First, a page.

I'm called into the office where I follow a woman through a labyrinth of hallways into a back office. She sits down across her desk from me, mumbles her name and asks me for my I.D.

She asks me if I have pay stubs from my unemployment insurance. I explain that there are no pay stubs with unemployment insurance but hand her my latest Notice of Unemployment Insurance Benefits Determination form. One would think this form would kind of supersede a pay stub as it lists the benefit amount and how much total I will be paid over time in bi-monthly payments. But, no, they really need pay stubs.

"But there are no pay stubs," I repeat.

"Then what about a bank statement?" She asks.

"There's no bank statement, either," I say. "There's no actual bank account. I get an EDD debit card. I withdraw the money from the EDD account and put it in my bank account ... in cash. It's a government program. Kinda like ... you know, what you guys provide."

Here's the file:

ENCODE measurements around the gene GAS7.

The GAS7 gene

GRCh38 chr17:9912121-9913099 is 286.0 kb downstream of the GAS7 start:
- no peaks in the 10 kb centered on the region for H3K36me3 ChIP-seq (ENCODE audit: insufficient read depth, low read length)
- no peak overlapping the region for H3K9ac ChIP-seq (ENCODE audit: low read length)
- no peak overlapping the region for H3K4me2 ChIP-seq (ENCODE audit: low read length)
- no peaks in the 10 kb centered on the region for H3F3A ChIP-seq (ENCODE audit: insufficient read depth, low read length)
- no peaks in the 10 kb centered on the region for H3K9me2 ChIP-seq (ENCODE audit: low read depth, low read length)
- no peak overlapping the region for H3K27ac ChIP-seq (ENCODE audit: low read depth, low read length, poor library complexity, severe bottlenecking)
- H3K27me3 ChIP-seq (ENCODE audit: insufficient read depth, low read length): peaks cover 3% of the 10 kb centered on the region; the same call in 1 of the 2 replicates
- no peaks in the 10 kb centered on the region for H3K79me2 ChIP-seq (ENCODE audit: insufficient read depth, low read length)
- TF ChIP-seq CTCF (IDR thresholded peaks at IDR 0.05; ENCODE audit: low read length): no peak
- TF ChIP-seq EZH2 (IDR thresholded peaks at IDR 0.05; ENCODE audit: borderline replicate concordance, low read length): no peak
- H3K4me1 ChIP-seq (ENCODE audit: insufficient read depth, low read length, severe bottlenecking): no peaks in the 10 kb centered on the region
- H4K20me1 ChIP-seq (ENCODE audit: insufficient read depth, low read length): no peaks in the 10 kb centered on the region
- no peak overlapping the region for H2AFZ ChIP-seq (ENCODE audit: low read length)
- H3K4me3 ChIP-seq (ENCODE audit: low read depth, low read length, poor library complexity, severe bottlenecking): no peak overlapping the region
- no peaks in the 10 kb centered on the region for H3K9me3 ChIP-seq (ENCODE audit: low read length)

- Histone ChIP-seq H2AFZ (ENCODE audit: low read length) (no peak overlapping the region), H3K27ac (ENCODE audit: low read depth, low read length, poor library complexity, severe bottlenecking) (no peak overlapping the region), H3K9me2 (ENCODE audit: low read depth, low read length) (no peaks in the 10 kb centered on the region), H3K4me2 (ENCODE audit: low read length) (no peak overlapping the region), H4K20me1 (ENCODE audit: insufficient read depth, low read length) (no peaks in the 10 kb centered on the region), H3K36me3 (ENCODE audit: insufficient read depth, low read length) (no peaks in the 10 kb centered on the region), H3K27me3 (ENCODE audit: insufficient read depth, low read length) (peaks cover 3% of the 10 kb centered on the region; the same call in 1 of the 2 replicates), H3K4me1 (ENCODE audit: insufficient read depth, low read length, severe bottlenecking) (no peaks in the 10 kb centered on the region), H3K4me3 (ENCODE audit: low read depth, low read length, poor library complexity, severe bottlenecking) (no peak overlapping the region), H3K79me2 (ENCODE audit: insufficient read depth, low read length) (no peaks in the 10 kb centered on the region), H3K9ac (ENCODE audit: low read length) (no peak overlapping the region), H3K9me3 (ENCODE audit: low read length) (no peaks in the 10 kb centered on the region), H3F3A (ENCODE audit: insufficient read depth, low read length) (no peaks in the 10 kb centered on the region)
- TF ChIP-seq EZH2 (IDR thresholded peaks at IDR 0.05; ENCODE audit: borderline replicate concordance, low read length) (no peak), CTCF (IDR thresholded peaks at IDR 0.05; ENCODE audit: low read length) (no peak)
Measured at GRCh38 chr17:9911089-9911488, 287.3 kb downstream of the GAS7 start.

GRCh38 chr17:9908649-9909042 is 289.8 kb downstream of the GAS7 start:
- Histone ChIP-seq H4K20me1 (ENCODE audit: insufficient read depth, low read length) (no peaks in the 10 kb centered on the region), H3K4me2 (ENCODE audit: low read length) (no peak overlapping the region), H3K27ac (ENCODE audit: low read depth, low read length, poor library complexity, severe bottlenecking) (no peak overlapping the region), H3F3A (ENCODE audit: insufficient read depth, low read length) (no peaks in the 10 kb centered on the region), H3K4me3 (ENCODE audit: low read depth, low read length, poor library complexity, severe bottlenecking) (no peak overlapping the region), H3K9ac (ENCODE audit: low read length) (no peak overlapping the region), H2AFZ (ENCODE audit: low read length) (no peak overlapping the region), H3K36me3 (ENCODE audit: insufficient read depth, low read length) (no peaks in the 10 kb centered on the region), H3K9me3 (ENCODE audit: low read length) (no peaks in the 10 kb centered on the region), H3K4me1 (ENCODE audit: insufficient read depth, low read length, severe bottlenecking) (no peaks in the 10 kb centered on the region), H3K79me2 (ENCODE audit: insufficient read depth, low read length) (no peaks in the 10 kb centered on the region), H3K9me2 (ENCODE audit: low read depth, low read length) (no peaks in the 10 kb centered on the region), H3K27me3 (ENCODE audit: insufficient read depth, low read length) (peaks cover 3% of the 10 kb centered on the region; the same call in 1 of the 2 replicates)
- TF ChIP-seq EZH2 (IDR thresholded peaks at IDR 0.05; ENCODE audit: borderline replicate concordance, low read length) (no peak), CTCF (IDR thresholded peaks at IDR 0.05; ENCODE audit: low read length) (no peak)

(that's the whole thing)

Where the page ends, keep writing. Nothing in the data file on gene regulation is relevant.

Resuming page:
She gives me an open-mouthed, vacant stare.

"Well, hopefully the determination notice you gave will be enough."

"Yes. Hopefully," I sigh.

She types what must be an opus into her computer.

"You're getting pregnancy-only coverage," she tells me, finally.

"I'd like to get full coverage."

"You don't qualify."

"Pardon?"

"You make too much income."

"I'm on unemployment!"

"The cut-off is $1,262 a month," she says.

I don't even know what I can possibly say to this. This woman doesn't make the rules. There's no point screaming at her, though that's what I REALLY want to do. But seriously? $1,262? What kind of fucking demented douchebag is setting the poverty level?

"So, if I break my arm," I say, as calmly as I possibly can, "I'm not covered?"

"If you get sick beyond the pregnancy, you're not covered."

Sick beyond the pregnancy.

"Who's your O.B.?" She asks.

"I don't have an O.B. I have a midwife."

"But who's your doctor?"

"I don't have a doctor. I have a midwife."

"Is that where they have the baby at home?"

" ... I am planning on having the baby at home."

"We don't cover that."

"You don't say."

Someone else comes by to tell me that I have to put my boyfriend on the form if I want to apply for food stamps. I wasn't going to apply for food stamps, but I'd heard you get a free breast pump if you're on food stamps when you have a baby. I know immediately Kurt's income will make me ineligible for food stamps.

"But we're not married," I offer.

"It doesn't matter. You share meals together, right?"

"I mean, yeah."

"So we have to check his income."

"Fine. I won't apply for food stamps."

The next four forms I sign are for food stamps.